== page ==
This question already has an answer here:

I was a bit confused, when we use

List<String> lst = new LinkedList<>();     

when we use

LinkedList<String> lklst = new LinkedList<>();

At the beginning, I thought they are the same, but today, I realized they are not the same. For example, if I call lst.getFirst() It will tell me there is a error. However, if i do lklst.getFirst(), it works fine. My question is when do we use lklst then? why they are different? Also, does it apply same rule for Map. THanks!

marked as duplicate by chrylis java Oct 26 '17 at 3:59

This question has been asked before and already has an answer. If those answers do not fully address your question, please ask a new question.


On the left hand side you're declaring the type of the variable, lst. Since lst's type is List you can only access methods of a List, even if the object lst points to is really a LinkedList. There's an inherent tradeoff between declaring a variable of a concrete type like LinkedList (access to more methods / behavior) vs. a more abstract interface (safer, better compartmentalized code).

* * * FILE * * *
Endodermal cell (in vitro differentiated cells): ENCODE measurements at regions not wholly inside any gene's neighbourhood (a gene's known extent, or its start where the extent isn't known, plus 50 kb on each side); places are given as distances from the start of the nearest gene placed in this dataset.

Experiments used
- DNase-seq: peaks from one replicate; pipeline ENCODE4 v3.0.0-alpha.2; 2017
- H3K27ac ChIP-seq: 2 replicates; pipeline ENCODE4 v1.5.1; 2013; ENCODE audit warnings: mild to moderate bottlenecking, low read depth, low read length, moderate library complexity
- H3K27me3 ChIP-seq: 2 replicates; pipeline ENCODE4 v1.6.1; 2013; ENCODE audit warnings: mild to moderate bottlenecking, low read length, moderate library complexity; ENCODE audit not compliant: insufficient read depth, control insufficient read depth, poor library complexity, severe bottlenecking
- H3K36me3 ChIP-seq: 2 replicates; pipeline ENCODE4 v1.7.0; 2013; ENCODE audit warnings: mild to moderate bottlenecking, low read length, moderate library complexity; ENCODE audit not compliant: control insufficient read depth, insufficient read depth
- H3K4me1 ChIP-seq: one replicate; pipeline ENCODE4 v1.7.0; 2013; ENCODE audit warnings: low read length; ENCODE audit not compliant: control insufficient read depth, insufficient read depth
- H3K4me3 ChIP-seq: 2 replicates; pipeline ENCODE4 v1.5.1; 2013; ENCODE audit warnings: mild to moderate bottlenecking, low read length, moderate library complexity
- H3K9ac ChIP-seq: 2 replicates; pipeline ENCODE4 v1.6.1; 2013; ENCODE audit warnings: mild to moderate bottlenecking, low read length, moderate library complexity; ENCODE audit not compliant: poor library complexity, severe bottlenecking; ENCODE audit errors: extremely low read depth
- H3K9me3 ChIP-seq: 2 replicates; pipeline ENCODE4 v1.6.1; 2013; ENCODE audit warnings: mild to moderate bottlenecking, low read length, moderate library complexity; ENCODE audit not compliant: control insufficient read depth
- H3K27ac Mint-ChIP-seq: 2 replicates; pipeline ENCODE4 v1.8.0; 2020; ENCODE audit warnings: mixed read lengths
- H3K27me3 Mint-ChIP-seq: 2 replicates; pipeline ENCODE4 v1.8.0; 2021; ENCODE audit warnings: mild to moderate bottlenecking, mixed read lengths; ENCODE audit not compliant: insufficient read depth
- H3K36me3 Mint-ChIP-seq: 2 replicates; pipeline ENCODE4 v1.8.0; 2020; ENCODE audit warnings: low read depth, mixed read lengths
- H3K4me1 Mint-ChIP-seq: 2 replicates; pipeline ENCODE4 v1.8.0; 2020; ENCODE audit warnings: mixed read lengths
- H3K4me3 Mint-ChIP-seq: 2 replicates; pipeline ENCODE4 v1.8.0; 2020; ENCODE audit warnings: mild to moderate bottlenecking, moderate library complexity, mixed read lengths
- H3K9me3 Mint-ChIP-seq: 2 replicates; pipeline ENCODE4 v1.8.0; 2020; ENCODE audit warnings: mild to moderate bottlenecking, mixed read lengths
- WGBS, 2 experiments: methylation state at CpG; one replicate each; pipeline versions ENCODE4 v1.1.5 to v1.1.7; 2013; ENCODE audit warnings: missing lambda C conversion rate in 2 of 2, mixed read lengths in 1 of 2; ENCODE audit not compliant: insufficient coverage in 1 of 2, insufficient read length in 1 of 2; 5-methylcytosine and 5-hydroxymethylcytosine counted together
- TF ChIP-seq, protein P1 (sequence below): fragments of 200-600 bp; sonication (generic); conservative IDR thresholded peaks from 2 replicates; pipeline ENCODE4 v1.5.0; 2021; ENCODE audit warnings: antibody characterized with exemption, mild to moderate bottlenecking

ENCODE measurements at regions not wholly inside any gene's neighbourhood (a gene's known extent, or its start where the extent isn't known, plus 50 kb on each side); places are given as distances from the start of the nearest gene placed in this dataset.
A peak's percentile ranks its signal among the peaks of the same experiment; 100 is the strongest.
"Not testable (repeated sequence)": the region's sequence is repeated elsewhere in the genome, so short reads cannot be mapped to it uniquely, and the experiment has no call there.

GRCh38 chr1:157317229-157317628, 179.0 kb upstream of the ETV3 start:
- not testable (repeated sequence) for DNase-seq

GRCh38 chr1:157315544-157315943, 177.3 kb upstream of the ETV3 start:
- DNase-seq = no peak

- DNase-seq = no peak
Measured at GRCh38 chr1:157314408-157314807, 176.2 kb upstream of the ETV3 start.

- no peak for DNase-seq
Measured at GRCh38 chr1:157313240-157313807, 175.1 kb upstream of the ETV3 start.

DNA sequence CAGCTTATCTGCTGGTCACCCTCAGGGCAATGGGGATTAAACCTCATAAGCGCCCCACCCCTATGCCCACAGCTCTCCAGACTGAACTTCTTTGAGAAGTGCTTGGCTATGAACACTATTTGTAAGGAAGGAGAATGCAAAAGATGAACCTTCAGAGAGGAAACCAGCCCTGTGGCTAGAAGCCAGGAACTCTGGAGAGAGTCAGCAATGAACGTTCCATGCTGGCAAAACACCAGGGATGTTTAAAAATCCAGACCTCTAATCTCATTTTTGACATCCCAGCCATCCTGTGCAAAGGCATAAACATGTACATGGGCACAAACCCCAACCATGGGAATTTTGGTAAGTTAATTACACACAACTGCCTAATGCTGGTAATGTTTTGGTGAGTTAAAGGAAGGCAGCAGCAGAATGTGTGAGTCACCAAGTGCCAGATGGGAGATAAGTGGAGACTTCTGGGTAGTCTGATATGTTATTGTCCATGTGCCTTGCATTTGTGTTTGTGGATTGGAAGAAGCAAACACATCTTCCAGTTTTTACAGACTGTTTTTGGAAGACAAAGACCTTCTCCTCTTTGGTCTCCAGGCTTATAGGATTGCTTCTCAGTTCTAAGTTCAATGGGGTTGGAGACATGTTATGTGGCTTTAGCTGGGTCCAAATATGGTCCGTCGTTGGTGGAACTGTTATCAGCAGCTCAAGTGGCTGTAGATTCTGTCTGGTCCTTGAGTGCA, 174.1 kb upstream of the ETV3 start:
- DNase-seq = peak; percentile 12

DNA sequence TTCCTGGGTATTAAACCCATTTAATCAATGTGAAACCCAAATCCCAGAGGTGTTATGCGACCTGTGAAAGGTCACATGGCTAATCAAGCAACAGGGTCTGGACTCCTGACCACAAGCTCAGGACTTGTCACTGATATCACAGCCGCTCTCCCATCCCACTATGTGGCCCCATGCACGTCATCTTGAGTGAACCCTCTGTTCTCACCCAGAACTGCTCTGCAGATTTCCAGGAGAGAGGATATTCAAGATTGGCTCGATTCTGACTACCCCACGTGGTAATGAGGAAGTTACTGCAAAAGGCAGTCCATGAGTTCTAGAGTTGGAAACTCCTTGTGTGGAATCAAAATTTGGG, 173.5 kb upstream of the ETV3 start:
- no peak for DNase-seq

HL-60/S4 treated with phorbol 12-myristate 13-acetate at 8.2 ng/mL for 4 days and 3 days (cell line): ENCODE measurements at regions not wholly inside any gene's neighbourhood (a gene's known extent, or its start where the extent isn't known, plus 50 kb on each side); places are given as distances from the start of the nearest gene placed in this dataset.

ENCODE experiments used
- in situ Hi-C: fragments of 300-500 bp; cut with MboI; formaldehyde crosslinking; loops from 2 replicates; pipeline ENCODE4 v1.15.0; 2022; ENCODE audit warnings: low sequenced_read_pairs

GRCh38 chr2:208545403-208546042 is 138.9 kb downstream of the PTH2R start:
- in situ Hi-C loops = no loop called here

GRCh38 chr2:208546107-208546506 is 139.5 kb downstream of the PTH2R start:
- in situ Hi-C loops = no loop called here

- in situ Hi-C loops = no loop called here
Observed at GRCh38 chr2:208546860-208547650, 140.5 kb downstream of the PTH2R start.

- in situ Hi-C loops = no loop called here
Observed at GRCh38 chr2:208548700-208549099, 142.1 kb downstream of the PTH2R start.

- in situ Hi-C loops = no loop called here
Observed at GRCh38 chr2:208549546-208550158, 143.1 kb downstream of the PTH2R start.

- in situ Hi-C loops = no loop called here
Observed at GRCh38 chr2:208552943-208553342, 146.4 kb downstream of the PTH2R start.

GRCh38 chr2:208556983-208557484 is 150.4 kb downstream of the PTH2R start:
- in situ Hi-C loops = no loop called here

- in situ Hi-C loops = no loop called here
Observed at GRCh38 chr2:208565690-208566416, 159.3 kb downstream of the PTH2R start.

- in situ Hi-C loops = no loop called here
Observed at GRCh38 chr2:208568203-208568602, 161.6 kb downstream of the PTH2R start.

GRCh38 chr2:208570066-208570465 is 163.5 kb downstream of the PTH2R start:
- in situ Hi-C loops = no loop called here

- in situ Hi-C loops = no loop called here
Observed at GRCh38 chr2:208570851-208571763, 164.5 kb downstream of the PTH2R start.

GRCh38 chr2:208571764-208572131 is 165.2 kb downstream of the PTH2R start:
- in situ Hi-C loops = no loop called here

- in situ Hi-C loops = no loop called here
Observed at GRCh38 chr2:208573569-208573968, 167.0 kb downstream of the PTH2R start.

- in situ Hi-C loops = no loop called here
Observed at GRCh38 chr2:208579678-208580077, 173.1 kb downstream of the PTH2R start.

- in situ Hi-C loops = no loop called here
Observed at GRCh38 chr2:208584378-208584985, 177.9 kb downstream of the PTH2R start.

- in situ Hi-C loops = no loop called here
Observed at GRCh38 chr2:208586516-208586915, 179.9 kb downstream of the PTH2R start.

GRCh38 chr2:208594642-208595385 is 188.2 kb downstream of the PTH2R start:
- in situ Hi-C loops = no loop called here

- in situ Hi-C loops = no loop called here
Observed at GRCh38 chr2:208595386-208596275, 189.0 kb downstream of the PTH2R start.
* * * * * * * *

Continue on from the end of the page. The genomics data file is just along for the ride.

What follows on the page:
This is a big topic, and there isn't one simple answer for when to do one vs. the other (though there's lots of advice out there about it!) - you'll need to figure out which is appropriate for your use case.

Effective Java - Item 52: Refer to objects by their interfaces is a pretty canonical citation for this issue, and as the title implies suggest preferring List rather than LinkedList.

Not the answer you're looking for? Browse other questions tagged or ask your own question.